The recent death of writer, director and actor Harold Ramis (1944-2014) brought some long-due attention to both his genius and his responsibility for some of the best comedies of the past 30 years. Many of those movies, including classics like Caddyshack, Stripes, and Ghostbusters, were not only carried by the stories themselves, but by the way Ramis’s then friend and collaborator Bill Murray animated characters of the films. Unfortunately, Ramis and Murray severed their working relationship after the filming of Ground Hog Day, reportedly over the tonal direction of the movie and it's lack of a more serious undercurrent. The breakup did, however, lead Murray to further explore acting beyond comedy, and may have ultimately led to one of the best romantic and philosophical movies ever made – the 2003 Lost In Translation.
At its core, Lost in Translation, written and directed by Sofia Coppola and costarringScarlett Johansson in her first true adult role (even though she was only 17 at the time), explores how context determines the way in which we perceive our lives and the fragile nature of the relationships we develop with others. Murray and Johansson play two Americans who find themselves in the totally alien culture of Japan, each struggling with the transition from one stage of life to another. Charlotte (Johansson) is a young, newly minted philosophy graduate from Yale with a photographer husband who is too busy developing his career to notice the rapidly expanding emotional and intellectual chasm between them. Bob (Murray) is a successful, although aging, movie star who finds himself on the cusp of a mid-life crisis, trying to find something that will help him regain mental flow that made his films, wife and family a joy instead of a burden. By chance they meet in a Tokyo hotel and, whether due to the insomnia of jet lag or their mutual ache of estrangement from life, strike up a friendship that hovers in that gray area of sexual tension that is unique to the older man, younger woman genre. Observing the two of them navigate this minefield is what makes the film a joy to watch.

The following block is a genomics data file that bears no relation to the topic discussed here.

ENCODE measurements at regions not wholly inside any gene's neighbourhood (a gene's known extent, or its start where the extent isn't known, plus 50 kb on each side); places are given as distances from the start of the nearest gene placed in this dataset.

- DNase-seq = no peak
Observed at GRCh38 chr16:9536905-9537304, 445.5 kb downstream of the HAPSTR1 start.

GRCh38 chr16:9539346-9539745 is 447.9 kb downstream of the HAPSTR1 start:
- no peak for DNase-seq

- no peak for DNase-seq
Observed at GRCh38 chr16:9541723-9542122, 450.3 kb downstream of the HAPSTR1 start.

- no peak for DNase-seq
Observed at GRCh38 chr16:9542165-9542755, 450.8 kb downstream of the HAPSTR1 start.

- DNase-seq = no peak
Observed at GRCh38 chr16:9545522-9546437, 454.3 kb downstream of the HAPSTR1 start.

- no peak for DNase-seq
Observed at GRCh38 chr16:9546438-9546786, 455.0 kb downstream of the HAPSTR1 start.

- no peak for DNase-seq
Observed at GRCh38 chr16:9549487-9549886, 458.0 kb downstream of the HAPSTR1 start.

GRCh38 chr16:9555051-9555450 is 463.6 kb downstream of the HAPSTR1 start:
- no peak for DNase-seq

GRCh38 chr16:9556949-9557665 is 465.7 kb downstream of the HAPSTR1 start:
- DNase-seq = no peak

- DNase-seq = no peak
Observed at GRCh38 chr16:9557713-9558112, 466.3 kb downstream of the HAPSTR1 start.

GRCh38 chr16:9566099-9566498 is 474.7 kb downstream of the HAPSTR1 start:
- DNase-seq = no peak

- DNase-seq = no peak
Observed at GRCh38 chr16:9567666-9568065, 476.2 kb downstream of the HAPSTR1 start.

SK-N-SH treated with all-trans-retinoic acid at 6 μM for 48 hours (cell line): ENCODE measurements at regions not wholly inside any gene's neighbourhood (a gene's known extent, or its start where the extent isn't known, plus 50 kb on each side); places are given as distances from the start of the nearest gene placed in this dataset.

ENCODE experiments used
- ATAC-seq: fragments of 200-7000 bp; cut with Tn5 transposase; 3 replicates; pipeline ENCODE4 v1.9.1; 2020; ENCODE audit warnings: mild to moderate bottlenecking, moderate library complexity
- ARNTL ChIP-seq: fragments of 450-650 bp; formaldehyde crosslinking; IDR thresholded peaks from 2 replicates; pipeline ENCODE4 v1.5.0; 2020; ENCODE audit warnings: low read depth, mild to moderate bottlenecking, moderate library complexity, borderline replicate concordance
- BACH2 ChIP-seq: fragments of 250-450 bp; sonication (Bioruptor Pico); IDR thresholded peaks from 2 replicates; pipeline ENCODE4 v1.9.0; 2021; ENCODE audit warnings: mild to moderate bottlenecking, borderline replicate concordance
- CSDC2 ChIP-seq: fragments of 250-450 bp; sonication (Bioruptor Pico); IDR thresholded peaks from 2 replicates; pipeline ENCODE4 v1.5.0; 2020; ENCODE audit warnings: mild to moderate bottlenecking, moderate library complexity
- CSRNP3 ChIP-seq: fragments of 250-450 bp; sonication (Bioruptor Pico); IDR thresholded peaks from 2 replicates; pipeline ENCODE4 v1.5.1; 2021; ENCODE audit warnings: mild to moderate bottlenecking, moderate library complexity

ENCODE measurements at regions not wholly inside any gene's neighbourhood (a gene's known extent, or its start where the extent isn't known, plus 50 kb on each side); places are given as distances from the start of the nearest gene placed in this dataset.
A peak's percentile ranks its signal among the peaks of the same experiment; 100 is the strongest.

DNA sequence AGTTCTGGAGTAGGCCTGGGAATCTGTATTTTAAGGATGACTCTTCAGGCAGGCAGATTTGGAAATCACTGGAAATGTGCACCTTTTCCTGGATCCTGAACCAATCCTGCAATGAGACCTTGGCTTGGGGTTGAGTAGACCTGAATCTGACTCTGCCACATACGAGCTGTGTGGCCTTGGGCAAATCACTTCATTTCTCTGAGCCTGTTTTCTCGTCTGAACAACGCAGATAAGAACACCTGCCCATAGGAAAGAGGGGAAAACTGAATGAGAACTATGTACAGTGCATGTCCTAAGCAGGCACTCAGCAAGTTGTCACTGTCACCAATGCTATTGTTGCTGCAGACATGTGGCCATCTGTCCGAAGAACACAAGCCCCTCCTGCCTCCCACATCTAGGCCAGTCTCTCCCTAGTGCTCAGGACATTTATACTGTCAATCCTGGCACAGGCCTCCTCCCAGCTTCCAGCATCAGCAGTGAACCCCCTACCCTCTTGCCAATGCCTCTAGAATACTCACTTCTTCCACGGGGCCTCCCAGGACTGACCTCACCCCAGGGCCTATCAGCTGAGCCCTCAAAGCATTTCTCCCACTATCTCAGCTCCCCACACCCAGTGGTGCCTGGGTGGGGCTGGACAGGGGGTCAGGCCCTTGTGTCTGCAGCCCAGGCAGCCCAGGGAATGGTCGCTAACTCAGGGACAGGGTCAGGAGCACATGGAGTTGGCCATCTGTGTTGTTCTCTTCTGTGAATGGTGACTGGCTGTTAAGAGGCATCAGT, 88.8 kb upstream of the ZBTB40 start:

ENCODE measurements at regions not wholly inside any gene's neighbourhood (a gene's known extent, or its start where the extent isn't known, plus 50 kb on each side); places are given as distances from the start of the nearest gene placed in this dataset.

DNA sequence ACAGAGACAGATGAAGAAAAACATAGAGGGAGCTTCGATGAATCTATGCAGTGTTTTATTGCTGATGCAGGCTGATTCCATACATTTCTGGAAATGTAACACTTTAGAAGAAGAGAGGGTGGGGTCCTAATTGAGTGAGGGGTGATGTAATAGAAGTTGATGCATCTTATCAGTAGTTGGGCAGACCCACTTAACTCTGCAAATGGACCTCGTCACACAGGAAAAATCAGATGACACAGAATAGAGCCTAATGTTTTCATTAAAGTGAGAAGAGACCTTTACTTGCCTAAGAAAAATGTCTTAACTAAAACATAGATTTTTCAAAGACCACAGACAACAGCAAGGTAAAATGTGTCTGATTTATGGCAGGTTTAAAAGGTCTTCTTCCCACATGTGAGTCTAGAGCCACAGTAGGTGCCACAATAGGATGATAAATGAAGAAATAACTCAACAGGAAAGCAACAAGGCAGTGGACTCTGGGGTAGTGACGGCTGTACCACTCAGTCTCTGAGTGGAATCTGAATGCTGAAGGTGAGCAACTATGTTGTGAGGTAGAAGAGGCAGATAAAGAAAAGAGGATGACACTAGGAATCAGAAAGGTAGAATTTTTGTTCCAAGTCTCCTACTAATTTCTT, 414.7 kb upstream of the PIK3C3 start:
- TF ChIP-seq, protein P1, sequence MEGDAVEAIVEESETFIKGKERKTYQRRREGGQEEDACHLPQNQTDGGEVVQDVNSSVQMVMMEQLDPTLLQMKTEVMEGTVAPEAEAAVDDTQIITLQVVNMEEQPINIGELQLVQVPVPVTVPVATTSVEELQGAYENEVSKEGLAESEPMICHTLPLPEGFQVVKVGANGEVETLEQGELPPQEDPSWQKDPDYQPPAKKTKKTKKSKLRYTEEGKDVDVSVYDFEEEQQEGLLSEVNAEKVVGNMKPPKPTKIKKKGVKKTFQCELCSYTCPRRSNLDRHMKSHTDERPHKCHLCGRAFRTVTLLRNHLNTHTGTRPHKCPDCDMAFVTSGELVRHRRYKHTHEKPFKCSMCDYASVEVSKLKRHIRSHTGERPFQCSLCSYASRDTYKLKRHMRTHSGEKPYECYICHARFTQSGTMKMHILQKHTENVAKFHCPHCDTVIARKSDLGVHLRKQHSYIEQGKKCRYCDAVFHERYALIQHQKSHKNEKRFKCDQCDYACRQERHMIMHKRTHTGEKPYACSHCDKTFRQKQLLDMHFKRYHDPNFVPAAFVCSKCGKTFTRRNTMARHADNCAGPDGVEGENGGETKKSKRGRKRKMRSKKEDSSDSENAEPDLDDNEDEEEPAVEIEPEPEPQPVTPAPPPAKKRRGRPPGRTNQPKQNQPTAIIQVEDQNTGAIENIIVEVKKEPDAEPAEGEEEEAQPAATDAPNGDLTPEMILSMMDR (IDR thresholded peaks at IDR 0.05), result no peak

At the outset, I worried that the classic May-November romance of this movie would devolve into a creepy sex-with-regret storyline that seems to dominate modern film. Instead, Coppola skillfully steers the relationship into emotional areas much deeper than any physical romp could ever dive. Coppola has indicated that the movie is at least partially autobiographical, and it really shows in the delicate way Charlotte and Bob struggle to cope with their attraction to each other, their concepts of monogamy, and the realization that their time together will be brief. Roger Ebert aptly described the movie as a meditation on the Japanese concept of the transience of life, "mono no aware," and it is clear from the looks that pass between Charlotte and Bob that they have no idea where the relationship is heading or how it will end. They just understand that it will, some time soon, end.
Murray as an Accomplished Actor
If you grew up watching Bill Murray on Saturday Night Live and in his earlier movies, it may be difficult to think of him as something other than a sardonic comedian. But, Murray was always a skillful actor with the ability to create a unique persona around a character. His move beyond straight-up comedy to roles with a dramatic flair was just a matter of time and experience. In Lost In Translation, we see Murray at the heights of the craft, where the lines become blurred between an actor in a part and real person being surreptitiously filmed in normal life.
Of course, no movie starring Bill Murray can maintain a serious tone throughout, and this one has plenty of wryly humorous scenes that allow Murray to showcase his comedic chops against the backdrop of a society he doesn't understand, both literally in terms of language and figuratively in terms of culture (although, as Bob, he jumps right into the karaoke, pachinko, and party culture of Tokyo). But, what was startling to me was that I never got the sense that Bob was Murray. Put another way, Murray's verbal and physical execution of the script was so smooth and understated that I really had the sense that I was eavesdropping on the life of two individuals, each looking for a release from the stress of their adult lives. Johansson also deserves credit for this, as she played a perfectly pitched romantic and comedic foil to Murray. This movie portrayed the way people really interact with each other, especially when they find themselves thrown together and isolated from their normal worlds.
Why You Need To See It
Lost In Translation is often described as a romantic comedy, but that doesn't begin to describe the movie. Realistic, bittersweet, and with an understanding of how a man and a woman can deeply connect across the generational divide, the movie portrays how real adults cope with the human condition and the ambiguities that arise in the course of life. Obviously staying true to her own experience, Coppola avoids a pat ending to the movie, instead opting for realism, open-endedness, and the improvisational talent of Murray. Even Johansson, not to mention Charlotte, seemed genuinely surprised at how the two ultimately part ways. You will, too.